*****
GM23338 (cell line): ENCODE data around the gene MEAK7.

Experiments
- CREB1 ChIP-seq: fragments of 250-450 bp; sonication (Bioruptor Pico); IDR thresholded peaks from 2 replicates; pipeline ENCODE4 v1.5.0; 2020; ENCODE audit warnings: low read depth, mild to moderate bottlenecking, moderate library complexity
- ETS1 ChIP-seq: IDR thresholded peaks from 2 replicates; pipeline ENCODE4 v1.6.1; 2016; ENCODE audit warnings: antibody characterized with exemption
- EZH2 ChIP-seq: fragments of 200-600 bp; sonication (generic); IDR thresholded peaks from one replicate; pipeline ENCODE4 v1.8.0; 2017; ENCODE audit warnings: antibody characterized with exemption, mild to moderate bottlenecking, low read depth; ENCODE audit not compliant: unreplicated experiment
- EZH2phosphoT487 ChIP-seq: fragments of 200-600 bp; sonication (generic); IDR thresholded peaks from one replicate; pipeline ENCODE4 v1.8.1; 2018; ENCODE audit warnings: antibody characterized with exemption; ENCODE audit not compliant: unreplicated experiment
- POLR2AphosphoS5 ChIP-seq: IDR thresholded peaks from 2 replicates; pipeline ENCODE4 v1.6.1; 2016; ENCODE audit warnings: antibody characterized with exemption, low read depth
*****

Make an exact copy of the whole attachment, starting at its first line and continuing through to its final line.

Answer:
GM23338 (cell line): ENCODE data around the gene MEAK7.

Experiments
- CREB1 ChIP-seq: fragments of 250-450 bp; sonication (Bioruptor Pico); IDR thresholded peaks from 2 replicates; pipeline ENCODE4 v1.5.0; 2020; ENCODE audit warnings: low read depth, mild to moderate bottlenecking, moderate library complexity
- ETS1 ChIP-seq: IDR thresholded peaks from 2 replicates; pipeline ENCODE4 v1.6.1; 2016; ENCODE audit warnings: antibody characterized with exemption
- EZH2 ChIP-seq: fragments of 200-600 bp; sonication (generic); IDR thresholded peaks from one replicate; pipeline ENCODE4 v1.8.0; 2017; ENCODE audit warnings: antibody characterized with exemption, mild to moderate bottlenecking, low read depth; ENCODE audit not compliant: unreplicated experiment
- EZH2phosphoT487 ChIP-seq: fragments of 200-600 bp; sonication (generic); IDR thresholded peaks from one replicate; pipeline ENCODE4 v1.8.1; 2018; ENCODE audit warnings: antibody characterized with exemption; ENCODE audit not compliant: unreplicated experiment
- POLR2AphosphoS5 ChIP-seq: IDR thresholded peaks from 2 replicates; pipeline ENCODE4 v1.6.1; 2016; ENCODE audit warnings: antibody characterized with exemption, low read depth